Chinese yuan extends small loss on Friday
Chinese currency extended its small loss on Friday morning after the central bank’s weaker fixing. Analysts see the currency remaining stable against the dollar well into 2016.
The Chinese yuan extended a small decline on Friday morning after the country’s central bank announced a weaker fixing. Analysts said the currency will be stable for months ahead.
The onshore yuan in Shanghai retreated to 6.4821 against the US dollar as of 11.00 am, down 0.02 per cent or 11 basis points from a day earlier.
In Hong Kong the offshore yuan at one point hit a week’s low of 6.4915 to the dollar and stood at 6.4851 against the greenback as of 11.02 am. That was 0.02 per cent or 16 basis points stronger than the previous trading day.
The People’s Bank of China on Friday set the mid point at 6.4898 to the dollar, which is 95 basis points or 0.14 per cent weaker from Thursday, in line with a firmer dollar overnight.
The onshore yuan has dipped 0.14 per cent so far this week to extend a small decline over the past fortnight. The offshore yuan retreated 0.04 per cent this week.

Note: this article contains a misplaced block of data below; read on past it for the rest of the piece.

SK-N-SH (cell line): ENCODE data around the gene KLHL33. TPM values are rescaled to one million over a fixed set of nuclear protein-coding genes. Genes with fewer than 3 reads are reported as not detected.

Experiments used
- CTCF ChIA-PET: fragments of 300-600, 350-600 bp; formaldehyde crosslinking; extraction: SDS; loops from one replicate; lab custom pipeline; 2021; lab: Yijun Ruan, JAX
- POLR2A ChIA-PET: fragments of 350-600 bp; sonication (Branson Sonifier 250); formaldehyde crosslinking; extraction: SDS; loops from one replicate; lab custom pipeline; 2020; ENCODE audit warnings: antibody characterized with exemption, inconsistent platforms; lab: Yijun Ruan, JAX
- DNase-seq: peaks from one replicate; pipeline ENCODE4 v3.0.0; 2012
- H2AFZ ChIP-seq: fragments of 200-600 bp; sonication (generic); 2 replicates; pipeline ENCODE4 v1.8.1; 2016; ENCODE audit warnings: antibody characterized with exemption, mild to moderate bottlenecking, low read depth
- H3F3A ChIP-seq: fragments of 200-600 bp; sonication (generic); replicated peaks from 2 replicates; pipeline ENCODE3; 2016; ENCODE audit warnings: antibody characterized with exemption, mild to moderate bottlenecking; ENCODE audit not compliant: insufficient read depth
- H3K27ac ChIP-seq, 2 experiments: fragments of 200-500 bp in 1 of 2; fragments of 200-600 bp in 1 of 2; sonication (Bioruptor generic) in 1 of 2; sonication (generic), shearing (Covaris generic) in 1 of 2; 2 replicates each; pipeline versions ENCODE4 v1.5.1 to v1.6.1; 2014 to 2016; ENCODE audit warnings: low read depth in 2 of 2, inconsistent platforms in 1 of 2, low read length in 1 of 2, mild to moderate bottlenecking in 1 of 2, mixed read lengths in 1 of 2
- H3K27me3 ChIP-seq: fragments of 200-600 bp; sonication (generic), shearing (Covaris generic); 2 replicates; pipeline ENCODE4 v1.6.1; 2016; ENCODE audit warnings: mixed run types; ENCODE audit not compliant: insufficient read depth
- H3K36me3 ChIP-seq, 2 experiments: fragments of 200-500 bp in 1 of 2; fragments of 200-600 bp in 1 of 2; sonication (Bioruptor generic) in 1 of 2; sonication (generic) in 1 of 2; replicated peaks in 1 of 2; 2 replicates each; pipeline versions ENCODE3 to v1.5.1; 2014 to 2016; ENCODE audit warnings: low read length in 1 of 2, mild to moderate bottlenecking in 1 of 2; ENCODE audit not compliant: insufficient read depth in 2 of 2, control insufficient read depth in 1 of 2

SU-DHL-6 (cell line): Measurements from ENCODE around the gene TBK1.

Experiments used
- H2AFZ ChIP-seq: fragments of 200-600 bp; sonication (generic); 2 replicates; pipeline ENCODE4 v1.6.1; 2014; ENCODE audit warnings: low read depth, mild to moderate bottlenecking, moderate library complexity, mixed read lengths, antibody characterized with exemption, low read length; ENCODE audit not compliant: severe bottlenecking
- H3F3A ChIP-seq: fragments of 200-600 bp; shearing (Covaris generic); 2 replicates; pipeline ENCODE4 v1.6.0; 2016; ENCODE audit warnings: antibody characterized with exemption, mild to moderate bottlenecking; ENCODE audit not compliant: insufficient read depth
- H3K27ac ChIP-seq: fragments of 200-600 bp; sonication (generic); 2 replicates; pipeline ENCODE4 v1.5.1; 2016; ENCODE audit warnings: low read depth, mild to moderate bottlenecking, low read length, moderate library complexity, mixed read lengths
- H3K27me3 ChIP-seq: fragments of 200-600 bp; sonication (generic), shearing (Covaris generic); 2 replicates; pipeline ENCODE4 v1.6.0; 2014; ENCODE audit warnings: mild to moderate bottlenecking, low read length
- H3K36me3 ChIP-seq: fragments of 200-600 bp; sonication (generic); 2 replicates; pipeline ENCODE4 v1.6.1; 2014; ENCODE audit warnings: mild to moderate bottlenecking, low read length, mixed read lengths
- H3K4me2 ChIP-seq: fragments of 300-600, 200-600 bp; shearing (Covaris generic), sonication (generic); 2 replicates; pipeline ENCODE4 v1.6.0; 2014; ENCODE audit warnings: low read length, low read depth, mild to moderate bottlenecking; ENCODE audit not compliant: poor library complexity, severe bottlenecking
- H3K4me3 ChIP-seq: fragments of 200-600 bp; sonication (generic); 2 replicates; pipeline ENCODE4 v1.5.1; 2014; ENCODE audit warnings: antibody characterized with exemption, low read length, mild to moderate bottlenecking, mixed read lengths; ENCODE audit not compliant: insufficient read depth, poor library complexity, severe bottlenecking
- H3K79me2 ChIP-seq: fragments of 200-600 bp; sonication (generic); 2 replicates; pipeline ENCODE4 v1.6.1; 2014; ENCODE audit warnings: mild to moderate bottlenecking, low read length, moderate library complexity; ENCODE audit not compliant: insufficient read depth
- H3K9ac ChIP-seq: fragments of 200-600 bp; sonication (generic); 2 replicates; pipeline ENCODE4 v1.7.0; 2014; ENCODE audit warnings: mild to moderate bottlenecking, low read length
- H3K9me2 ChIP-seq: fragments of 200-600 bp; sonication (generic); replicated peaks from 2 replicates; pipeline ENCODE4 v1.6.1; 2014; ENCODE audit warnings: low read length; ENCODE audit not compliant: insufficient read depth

The onshore yuan has lost 0.53 per cent so far in April, following a gain of 1.59 per cent in March as the dollar weakened because of the Federal Reserve’s dovish stance on rates. The Fed is the US central bank and will hold a meeting next week to discuss the interest rate policy for May.
Wang Chunying, spokeswoman of the State Administration of Foreign Exchange, said on Thursday that China would be able to cope with any impact from Fed rate increases, should it choose to do so.
The Chinese authority is likely to keep the yuan stable ahead of the G20 summit in Hangzhou in September, Judy Chang, CIFM Asset Management chief investment officer said.
The G20 is an economic meeting of countries that includes Australia, Brazil, Canada, China, the European Union and others.
“With the Fed unlikely to rock the boat [with an interest rate hike] anytime soon I would expect the yuan to continue trading very stable to its linked basket of currencies through the better part of 2016,” said Stephen Innes, senior trader at OANDA Asia Pacific.
Friday saw the Japanese yen strengthen to 109.36 to the dollar, up 0.07 per cent. The euro rose 0.11 per cent to US$1.1298 following a fall overnight after European Central Bank president Mario Draghi maintained his dovish stance at a news conference yesterday.